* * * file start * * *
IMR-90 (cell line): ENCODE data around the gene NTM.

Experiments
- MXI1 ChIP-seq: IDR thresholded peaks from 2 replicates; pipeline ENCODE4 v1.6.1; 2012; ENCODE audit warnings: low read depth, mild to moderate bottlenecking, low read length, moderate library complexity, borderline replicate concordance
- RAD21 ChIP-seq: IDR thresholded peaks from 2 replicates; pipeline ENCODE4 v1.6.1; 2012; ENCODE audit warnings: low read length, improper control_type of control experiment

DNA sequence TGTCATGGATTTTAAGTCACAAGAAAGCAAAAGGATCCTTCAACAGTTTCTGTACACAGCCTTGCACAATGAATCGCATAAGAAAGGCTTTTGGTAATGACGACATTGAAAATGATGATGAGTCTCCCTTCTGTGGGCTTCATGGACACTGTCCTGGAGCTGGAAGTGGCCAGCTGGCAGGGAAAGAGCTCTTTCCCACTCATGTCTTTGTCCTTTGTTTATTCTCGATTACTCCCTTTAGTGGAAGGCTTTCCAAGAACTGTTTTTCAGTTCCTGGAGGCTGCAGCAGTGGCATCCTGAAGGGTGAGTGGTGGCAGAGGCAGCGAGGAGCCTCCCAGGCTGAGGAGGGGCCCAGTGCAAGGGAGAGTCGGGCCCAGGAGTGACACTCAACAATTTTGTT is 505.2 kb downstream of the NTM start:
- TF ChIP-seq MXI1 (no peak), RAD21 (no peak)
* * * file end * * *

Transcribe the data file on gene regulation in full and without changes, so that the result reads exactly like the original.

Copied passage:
IMR-90 (cell line): ENCODE data around the gene NTM.

Experiments
- MXI1 ChIP-seq: IDR thresholded peaks from 2 replicates; pipeline ENCODE4 v1.6.1; 2012; ENCODE audit warnings: low read depth, mild to moderate bottlenecking, low read length, moderate library complexity, borderline replicate concordance
- RAD21 ChIP-seq: IDR thresholded peaks from 2 replicates; pipeline ENCODE4 v1.6.1; 2012; ENCODE audit warnings: low read length, improper control_type of control experiment

DNA sequence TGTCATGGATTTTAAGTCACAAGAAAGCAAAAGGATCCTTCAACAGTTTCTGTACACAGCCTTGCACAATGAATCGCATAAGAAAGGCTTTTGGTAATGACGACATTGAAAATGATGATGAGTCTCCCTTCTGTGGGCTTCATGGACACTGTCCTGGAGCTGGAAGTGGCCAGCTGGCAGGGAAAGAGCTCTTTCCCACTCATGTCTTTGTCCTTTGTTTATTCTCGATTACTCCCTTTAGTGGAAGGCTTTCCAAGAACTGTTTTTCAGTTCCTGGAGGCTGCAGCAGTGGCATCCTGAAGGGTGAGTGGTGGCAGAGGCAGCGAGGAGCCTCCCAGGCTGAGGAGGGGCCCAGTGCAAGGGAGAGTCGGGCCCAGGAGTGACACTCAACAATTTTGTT is 505.2 kb downstream of the NTM start:
- TF ChIP-seq MXI1 (no peak), RAD21 (no peak)